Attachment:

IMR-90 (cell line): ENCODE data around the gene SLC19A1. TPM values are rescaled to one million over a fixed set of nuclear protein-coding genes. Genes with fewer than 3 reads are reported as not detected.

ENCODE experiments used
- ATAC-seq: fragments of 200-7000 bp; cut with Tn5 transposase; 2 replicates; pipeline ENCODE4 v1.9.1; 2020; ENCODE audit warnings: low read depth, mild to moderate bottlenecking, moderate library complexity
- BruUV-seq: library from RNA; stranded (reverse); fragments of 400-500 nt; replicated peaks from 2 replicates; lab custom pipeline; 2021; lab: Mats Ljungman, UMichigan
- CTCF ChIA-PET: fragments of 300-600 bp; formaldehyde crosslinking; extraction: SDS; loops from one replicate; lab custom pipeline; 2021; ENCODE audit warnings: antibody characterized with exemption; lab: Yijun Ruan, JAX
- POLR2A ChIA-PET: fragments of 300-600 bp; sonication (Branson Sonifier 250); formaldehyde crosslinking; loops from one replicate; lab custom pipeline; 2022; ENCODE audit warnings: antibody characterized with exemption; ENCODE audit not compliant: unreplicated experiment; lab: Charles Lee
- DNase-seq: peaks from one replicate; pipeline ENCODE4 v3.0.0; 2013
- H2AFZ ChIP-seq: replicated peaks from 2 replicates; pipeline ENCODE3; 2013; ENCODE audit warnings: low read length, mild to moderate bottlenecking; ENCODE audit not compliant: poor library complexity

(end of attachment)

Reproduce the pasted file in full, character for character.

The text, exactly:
IMR-90 (cell line): ENCODE data around the gene SLC19A1. TPM values are rescaled to one million over a fixed set of nuclear protein-coding genes. Genes with fewer than 3 reads are reported as not detected.

ENCODE experiments used
- ATAC-seq: fragments of 200-7000 bp; cut with Tn5 transposase; 2 replicates; pipeline ENCODE4 v1.9.1; 2020; ENCODE audit warnings: low read depth, mild to moderate bottlenecking, moderate library complexity
- BruUV-seq: library from RNA; stranded (reverse); fragments of 400-500 nt; replicated peaks from 2 replicates; lab custom pipeline; 2021; lab: Mats Ljungman, UMichigan
- CTCF ChIA-PET: fragments of 300-600 bp; formaldehyde crosslinking; extraction: SDS; loops from one replicate; lab custom pipeline; 2021; ENCODE audit warnings: antibody characterized with exemption; lab: Yijun Ruan, JAX
- POLR2A ChIA-PET: fragments of 300-600 bp; sonication (Branson Sonifier 250); formaldehyde crosslinking; loops from one replicate; lab custom pipeline; 2022; ENCODE audit warnings: antibody characterized with exemption; ENCODE audit not compliant: unreplicated experiment; lab: Charles Lee
- DNase-seq: peaks from one replicate; pipeline ENCODE4 v3.0.0; 2013
- H2AFZ ChIP-seq: replicated peaks from 2 replicates; pipeline ENCODE3; 2013; ENCODE audit warnings: low read length, mild to moderate bottlenecking; ENCODE audit not compliant: poor library complexity